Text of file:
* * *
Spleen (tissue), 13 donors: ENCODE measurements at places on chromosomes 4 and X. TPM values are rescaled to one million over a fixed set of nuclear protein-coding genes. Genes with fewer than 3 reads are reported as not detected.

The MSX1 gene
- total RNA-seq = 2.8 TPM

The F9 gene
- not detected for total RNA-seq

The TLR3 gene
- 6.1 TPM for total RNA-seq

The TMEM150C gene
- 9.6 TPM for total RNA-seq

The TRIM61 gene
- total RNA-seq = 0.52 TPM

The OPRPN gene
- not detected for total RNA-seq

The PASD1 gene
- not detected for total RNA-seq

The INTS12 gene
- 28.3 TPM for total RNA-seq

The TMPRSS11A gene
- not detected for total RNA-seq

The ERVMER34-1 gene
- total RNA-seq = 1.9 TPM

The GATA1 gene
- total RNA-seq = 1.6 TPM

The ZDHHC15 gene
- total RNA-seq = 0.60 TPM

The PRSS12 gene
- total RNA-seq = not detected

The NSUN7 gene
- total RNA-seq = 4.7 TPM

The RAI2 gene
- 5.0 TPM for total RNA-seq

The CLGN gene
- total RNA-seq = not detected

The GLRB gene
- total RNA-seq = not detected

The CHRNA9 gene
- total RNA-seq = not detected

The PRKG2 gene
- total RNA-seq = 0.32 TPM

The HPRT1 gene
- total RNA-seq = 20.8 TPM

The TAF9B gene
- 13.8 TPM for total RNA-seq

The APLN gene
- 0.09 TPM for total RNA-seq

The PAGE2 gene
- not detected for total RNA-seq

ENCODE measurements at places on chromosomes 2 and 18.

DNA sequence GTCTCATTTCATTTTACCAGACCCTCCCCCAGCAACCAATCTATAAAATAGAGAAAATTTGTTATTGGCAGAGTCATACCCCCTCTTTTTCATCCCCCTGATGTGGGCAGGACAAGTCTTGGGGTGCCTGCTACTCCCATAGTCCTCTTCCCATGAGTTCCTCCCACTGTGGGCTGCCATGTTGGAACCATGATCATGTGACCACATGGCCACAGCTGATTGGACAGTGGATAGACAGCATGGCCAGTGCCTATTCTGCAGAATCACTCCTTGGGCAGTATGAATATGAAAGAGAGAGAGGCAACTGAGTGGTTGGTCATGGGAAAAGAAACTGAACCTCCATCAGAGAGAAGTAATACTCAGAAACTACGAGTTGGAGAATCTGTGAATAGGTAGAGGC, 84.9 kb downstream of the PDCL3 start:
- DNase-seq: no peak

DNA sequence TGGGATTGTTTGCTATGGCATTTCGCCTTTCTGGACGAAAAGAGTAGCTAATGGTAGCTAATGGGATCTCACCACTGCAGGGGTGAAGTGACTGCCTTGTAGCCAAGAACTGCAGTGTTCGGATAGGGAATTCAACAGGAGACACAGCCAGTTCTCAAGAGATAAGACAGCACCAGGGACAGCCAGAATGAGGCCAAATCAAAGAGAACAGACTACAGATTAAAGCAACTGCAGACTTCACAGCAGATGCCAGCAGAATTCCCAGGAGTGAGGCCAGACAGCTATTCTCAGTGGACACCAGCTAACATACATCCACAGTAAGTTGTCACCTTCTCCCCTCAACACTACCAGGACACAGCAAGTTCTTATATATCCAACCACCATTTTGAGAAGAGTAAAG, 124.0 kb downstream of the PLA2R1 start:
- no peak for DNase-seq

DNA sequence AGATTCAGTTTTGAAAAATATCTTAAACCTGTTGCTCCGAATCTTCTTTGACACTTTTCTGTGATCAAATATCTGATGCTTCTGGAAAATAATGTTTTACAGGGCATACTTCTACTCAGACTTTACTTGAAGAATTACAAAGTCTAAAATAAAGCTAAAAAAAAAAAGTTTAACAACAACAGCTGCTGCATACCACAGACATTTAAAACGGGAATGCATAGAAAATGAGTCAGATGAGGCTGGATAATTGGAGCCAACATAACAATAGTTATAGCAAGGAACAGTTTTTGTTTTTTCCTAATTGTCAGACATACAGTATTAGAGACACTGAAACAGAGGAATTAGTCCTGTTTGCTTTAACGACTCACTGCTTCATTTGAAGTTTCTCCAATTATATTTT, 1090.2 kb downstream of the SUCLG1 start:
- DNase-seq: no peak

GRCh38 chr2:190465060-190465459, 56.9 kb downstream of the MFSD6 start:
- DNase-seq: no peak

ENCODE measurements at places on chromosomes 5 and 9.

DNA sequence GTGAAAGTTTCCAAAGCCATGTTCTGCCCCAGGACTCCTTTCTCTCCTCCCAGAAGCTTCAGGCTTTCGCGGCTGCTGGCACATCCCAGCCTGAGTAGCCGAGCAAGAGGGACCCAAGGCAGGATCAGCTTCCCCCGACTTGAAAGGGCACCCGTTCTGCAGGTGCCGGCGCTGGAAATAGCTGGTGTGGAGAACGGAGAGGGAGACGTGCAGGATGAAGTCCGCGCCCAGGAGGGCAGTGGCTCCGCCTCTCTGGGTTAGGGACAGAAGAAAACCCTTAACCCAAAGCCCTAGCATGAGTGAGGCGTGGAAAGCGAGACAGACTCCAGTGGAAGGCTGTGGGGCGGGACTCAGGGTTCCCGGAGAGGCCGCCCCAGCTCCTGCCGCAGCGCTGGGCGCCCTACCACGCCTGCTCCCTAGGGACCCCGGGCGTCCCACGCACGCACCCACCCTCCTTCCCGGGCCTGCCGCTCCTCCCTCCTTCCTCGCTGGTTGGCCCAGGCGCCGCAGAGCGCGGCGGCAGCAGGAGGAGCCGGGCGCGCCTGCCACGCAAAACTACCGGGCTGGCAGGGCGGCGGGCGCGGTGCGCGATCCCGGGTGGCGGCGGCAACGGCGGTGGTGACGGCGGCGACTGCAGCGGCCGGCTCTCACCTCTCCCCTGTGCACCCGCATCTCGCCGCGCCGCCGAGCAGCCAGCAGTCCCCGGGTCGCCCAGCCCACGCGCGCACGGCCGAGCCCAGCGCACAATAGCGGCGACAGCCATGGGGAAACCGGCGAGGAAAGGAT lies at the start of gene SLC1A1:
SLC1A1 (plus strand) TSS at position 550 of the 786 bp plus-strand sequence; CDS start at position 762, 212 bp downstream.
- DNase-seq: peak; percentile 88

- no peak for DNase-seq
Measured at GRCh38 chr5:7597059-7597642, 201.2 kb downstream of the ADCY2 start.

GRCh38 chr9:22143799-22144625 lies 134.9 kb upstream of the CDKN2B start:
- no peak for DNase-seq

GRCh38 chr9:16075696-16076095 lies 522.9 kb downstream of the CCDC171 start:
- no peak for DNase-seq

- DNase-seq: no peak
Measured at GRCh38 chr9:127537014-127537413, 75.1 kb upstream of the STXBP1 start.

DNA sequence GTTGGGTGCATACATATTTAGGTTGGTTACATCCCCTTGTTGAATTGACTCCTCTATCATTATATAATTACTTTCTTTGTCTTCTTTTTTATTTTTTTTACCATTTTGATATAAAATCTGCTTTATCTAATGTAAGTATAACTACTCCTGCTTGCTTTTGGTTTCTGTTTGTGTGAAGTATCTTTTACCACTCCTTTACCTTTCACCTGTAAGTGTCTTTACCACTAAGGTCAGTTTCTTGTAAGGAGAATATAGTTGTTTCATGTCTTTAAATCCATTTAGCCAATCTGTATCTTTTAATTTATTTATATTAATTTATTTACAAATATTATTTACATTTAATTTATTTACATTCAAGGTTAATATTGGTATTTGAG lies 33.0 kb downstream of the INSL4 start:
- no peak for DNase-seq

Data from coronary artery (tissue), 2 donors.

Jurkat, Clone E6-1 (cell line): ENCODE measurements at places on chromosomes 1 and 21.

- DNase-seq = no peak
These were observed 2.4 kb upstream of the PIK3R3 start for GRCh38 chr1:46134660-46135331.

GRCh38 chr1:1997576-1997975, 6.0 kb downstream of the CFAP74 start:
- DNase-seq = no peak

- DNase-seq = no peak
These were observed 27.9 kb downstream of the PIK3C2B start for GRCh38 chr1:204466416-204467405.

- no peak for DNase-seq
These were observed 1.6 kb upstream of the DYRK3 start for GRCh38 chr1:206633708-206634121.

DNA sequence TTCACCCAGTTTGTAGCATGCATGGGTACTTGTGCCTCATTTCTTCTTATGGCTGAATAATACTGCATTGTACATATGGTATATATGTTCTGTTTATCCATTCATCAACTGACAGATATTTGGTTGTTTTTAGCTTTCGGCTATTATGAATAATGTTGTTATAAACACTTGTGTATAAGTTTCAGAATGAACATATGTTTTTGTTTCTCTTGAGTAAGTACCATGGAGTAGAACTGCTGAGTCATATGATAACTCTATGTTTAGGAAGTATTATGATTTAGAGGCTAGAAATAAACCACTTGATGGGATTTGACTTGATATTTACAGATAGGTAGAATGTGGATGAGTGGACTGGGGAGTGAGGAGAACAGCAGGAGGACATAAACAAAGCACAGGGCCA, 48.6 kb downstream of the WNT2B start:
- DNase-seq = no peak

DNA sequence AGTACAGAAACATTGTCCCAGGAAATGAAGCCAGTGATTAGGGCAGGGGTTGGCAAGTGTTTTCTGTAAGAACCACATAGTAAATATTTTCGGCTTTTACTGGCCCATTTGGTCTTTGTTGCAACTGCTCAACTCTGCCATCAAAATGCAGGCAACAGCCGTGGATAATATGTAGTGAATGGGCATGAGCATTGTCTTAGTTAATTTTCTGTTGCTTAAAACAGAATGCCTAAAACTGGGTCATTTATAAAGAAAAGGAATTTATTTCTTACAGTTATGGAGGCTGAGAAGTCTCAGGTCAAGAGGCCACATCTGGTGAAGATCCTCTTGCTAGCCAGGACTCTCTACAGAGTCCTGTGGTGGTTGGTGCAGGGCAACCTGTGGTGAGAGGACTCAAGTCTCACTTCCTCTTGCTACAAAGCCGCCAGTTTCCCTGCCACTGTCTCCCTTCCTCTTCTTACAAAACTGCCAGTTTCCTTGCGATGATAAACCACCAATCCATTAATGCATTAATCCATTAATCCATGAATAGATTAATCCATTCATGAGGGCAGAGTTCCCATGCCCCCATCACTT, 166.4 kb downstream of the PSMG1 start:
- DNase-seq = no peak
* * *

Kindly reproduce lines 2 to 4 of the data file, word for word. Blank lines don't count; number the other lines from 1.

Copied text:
The MSX1 gene
- total RNA-seq = 2.8 TPM

The F9 gene